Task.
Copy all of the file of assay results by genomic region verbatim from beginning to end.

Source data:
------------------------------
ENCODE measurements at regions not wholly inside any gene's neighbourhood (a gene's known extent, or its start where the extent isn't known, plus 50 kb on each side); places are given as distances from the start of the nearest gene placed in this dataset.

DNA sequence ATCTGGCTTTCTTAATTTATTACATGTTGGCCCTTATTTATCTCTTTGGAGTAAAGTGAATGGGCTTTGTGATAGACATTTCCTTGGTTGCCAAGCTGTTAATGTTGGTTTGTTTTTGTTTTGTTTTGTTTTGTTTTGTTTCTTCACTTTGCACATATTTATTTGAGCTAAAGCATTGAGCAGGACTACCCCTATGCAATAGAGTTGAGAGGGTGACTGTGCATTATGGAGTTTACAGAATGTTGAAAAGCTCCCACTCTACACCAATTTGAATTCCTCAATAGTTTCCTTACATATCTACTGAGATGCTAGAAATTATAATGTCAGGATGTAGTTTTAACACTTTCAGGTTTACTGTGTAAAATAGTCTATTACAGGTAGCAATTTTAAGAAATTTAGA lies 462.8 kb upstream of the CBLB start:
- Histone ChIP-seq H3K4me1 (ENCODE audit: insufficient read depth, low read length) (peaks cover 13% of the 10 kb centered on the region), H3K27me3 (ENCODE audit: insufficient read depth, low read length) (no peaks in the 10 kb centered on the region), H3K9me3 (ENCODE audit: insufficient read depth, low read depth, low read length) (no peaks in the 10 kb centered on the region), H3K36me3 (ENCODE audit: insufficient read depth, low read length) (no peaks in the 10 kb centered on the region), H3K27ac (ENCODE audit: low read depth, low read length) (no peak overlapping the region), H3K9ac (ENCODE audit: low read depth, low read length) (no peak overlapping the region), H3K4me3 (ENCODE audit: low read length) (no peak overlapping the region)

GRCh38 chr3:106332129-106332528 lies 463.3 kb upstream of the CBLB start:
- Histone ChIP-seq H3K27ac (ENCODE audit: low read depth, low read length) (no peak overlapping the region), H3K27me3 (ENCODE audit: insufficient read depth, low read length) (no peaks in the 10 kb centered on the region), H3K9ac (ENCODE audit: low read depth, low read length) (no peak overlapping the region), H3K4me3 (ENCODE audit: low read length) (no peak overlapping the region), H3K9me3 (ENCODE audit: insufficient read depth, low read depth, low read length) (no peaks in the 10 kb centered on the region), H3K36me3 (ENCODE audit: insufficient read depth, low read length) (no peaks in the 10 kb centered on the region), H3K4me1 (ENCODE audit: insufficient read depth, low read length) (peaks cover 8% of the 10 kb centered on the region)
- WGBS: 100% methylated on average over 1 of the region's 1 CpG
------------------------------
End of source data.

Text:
ENCODE measurements at regions not wholly inside any gene's neighbourhood (a gene's known extent, or its start where the extent isn't known, plus 50 kb on each side); places are given as distances from the start of the nearest gene placed in this dataset.

DNA sequence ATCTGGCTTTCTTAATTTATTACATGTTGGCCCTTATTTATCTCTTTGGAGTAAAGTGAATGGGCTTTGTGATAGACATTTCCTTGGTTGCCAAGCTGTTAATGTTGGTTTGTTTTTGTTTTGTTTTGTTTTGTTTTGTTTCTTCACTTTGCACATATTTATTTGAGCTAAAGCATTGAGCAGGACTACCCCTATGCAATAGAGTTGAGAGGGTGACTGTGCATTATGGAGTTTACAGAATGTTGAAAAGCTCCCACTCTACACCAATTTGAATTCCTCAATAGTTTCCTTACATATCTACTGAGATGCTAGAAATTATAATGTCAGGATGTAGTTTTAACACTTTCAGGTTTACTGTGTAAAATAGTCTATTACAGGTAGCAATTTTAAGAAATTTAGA lies 462.8 kb upstream of the CBLB start:
- Histone ChIP-seq H3K4me1 (ENCODE audit: insufficient read depth, low read length) (peaks cover 13% of the 10 kb centered on the region), H3K27me3 (ENCODE audit: insufficient read depth, low read length) (no peaks in the 10 kb centered on the region), H3K9me3 (ENCODE audit: insufficient read depth, low read depth, low read length) (no peaks in the 10 kb centered on the region), H3K36me3 (ENCODE audit: insufficient read depth, low read length) (no peaks in the 10 kb centered on the region), H3K27ac (ENCODE audit: low read depth, low read length) (no peak overlapping the region), H3K9ac (ENCODE audit: low read depth, low read length) (no peak overlapping the region), H3K4me3 (ENCODE audit: low read length) (no peak overlapping the region)

GRCh38 chr3:106332129-106332528 lies 463.3 kb upstream of the CBLB start:
- Histone ChIP-seq H3K27ac (ENCODE audit: low read depth, low read length) (no peak overlapping the region), H3K27me3 (ENCODE audit: insufficient read depth, low read length) (no peaks in the 10 kb centered on the region), H3K9ac (ENCODE audit: low read depth, low read length) (no peak overlapping the region), H3K4me3 (ENCODE audit: low read length) (no peak overlapping the region), H3K9me3 (ENCODE audit: insufficient read depth, low read depth, low read length) (no peaks in the 10 kb centered on the region), H3K36me3 (ENCODE audit: insufficient read depth, low read length) (no peaks in the 10 kb centered on the region), H3K4me1 (ENCODE audit: insufficient read depth, low read length) (peaks cover 8% of the 10 kb centered on the region)
- WGBS: 100% methylated on average over 1 of the region's 1 CpG